INTERVIEW: Bat For Lashes releases new album 'Lost Girls'
The new album from Bat For Lashes (born Natasha Khan) Lost Girls is out now and it is a glorious romp through the 1980s across ten tracks. Inspired by Khan’s new hometown of Los Angeles, her favourite 1980s movies (The Lost Boys, Repo Man, Wild at Heart) plus some of the decade’s best soundtrack songs (think Bananarama’s ‘Cruel Summer’ and Cyndi Lauper’s ‘The Goonies ‘R’ Good Enough’) it is a incredibly faithful reproduction of the synth heavy music of the 80s while still remaining completely contemporary. It is an absolute highlight of 2019 and we recently spoke to Natasha to find out more about the creation of the album.
Interview: Jett Tattersall
Congratulations on Lost Girls, I think it’s my favourite album to date. How are things in your world these days?
They’re pretty good to be honest. I think coming off my major label deal was like a really liberating end of a very particular cycle in my life. Then moving to LA, I got my rescue dog and I fell in love and I was going out in the sunshine it’s a very liberating sort of feeling. So things feel good!
You recorded the album in LA, which absolutely sets the scene for these dark, heavy yet neon strip lit tunes that flow effortlessly through the whole album. Was that sort of immersive recording the intention from the beginning? Talk me through your inspiration for this one.
I think the experience of living in LA, driving around at night and going to the desert and doing paintings and you know being by the ocean and just being outdoors a lot in downtown LA where there’s lots of Mexican families and music and sort of barbeques and hot nights. All those things were just constantly seeping into this very long process of layering up and building up the record. It’s a very immersive place to live and the album kind of got saturated with that multi-dimensional colourful sort of filmic feeling that you get living there.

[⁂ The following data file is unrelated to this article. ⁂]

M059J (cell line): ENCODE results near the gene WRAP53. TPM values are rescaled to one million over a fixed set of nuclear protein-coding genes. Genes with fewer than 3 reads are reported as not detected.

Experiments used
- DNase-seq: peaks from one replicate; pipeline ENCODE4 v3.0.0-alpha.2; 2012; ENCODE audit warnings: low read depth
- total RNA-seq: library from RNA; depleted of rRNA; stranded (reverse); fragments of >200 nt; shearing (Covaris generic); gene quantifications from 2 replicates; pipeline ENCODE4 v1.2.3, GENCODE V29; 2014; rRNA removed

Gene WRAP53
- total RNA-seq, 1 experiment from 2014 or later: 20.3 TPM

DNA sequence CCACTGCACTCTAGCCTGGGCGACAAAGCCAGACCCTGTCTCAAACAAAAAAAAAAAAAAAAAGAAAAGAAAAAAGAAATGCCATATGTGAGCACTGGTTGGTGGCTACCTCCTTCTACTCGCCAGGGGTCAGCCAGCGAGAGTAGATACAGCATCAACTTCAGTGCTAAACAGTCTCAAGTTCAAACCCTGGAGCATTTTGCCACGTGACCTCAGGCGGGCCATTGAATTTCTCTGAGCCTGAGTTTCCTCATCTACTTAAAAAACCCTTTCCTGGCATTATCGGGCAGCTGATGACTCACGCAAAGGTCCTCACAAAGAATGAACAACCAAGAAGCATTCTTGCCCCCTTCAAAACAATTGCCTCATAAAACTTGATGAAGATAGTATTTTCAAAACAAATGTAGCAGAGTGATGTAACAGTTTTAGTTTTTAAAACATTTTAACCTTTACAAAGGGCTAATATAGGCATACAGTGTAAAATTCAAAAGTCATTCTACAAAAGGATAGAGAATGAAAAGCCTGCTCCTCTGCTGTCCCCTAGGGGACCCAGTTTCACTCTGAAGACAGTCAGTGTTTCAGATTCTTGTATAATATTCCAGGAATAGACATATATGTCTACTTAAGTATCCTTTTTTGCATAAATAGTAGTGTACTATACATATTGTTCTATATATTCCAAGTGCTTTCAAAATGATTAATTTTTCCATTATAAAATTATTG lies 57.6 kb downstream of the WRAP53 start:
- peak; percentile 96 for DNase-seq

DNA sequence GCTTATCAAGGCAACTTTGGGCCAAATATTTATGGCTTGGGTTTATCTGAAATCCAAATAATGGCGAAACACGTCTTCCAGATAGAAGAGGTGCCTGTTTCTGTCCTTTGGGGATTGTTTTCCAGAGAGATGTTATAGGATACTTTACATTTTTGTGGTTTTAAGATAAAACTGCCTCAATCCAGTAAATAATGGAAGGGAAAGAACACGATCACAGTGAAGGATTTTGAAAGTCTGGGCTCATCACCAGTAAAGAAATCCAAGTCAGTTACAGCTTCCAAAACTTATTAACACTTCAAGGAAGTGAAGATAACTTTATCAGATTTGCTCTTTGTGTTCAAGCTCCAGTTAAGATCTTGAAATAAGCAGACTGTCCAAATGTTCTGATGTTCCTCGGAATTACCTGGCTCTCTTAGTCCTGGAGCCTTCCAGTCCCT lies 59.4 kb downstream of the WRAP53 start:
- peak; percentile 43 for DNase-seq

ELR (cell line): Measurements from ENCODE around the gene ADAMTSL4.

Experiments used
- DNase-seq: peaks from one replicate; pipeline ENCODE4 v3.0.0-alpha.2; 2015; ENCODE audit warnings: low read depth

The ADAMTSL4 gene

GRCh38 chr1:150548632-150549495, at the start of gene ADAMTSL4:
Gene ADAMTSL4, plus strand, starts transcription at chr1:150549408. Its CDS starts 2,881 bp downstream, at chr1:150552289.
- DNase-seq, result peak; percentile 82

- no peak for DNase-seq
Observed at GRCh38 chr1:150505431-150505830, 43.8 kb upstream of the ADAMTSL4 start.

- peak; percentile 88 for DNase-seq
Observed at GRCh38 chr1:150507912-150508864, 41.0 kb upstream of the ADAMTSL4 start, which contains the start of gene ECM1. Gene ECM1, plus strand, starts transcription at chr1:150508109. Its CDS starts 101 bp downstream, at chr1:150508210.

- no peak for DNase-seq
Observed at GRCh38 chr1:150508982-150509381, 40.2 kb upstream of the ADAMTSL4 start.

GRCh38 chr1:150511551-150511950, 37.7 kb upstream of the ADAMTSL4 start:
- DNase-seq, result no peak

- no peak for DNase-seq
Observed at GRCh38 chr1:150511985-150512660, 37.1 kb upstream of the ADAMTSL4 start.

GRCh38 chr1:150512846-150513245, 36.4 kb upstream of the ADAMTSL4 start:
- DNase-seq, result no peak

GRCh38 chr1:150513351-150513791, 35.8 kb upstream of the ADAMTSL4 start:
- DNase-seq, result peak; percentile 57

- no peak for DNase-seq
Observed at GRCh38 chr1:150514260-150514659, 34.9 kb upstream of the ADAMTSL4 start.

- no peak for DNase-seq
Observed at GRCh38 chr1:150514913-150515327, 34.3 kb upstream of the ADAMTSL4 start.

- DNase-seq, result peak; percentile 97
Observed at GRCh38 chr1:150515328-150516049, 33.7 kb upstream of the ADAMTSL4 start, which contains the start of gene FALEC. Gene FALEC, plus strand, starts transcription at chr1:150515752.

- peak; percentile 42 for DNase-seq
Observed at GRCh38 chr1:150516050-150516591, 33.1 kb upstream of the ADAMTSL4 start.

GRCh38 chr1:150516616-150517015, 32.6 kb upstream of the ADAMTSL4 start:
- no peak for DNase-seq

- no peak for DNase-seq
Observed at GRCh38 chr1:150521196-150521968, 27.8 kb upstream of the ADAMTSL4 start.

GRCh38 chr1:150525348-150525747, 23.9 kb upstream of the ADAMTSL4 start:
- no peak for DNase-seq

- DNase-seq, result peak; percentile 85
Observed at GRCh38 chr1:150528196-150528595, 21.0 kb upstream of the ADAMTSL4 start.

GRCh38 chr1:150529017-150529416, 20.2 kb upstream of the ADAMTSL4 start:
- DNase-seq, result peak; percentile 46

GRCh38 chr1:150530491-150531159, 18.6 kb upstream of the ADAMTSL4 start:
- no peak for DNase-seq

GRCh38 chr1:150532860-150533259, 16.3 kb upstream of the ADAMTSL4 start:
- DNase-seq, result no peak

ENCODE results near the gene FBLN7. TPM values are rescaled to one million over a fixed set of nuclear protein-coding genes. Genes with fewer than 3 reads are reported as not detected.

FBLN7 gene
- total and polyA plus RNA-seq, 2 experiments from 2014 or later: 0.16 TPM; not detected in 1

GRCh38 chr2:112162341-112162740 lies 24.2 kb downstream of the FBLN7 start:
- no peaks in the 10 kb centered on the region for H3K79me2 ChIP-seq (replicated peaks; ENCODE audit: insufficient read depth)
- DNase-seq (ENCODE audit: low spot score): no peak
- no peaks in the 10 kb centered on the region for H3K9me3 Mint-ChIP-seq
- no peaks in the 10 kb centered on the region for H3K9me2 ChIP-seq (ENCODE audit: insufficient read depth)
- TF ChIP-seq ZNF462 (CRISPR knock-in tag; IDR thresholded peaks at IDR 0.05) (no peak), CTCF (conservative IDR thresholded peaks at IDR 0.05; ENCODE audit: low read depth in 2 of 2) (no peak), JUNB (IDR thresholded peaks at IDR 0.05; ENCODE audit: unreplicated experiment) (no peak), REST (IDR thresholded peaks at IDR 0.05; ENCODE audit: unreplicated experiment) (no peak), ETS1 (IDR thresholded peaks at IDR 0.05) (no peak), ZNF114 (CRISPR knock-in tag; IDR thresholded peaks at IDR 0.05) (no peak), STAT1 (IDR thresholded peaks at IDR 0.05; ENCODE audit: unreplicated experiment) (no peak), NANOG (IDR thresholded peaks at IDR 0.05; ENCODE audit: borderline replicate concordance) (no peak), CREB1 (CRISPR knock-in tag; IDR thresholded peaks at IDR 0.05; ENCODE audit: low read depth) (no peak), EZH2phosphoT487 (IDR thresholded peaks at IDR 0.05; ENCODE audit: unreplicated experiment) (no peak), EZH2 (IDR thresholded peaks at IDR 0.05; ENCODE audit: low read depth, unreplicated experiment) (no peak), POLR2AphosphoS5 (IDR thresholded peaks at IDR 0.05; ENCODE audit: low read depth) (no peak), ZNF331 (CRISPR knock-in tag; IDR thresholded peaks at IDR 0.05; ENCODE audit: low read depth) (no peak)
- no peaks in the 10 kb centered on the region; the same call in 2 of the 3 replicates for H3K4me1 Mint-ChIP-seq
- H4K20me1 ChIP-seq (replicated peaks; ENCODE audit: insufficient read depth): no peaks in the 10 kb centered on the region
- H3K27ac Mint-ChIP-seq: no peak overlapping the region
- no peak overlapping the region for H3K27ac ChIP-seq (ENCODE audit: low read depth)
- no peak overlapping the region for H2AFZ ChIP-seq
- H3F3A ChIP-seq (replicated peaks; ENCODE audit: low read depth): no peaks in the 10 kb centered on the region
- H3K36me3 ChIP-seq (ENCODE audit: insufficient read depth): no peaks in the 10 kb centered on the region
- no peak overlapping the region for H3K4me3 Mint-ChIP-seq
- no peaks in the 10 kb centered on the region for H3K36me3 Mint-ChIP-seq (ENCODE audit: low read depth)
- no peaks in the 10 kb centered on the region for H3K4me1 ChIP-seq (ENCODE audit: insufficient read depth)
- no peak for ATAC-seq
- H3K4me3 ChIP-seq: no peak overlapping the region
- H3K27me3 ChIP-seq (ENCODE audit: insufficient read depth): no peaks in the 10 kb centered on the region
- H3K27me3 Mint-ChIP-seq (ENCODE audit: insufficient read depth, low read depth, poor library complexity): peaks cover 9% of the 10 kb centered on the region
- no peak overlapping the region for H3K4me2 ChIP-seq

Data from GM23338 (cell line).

I love the first single ‘Kids In The Dark’, everyone loves a slow dance and it’s got this spiked punch disco ball rotation feel, likewise with ‘Mountains’ with this hopeful building in your chest like a desert fire. They’re all heavenly nostalgic, However, I can’t quite get past ‘Jasmine’ with its gorgeous melody coupled with these lyrics like ‘a body bag on eucalyptus hills’. Can you give me an insight into that song?
It’s sort of a homage to LA. When you drive around at night, it has a very dark underbelly and I’m sure there’s, you know, all the serial killers, all the cults, all the weird mystical freaks that come out at night. ‘Jasmine’ is this made up idea of what it would be like to be a serial killer. It was inspired by going out at night, there’s a lot of jasmine blooming, especially in the spring, which to me is very feminine and alluring like the scene of something really sexual.
As far as your creative process, what do you do for inspiration when you want to get stuck into the song writing?
I re-watch a lot of 80s genre films that I really love to get me in the mood. And I listen to 80s sexy, kind of dry soundtrack-y, slow disco and electronica music. And some John Williams, like the E.T. film soundtrack. A lot of those things get me in the headspace to travel into places in my mind. They give me goose bumps and get me inspired.
We spoke about how nostalgically delicious this whole album is and ‘Kids In The Dark’ was the ultimate slow dance. But what is your all time favourite slow dance track?
It’s probably ‘Crazy For You’ by Madonna. I just love those sorts of songs. When I was younger, I used to cry listening to make out pop songs. When I was little ‘Crazy For You’ was one of those songs that just made me swoon.
I just visualised you on the dancefloor at the school formal pulling at your sleeves just looking at the cutest guy in the world, while ‘Crazy For You’ plays, waiting for him to march over like a John Hughes moment.
That did actually happen to me when I was like 12 years old! We went to some really shit disco and the hottest boy in my area walked over to me and just snogged my face off out of nowhere and I almost fainted! It was like a John Hughes film. I probably didn’t cope with it as well as I should’ve done because I had to go and sit down, but yeah it was great. All my friends jaws sort of dropped to the ground.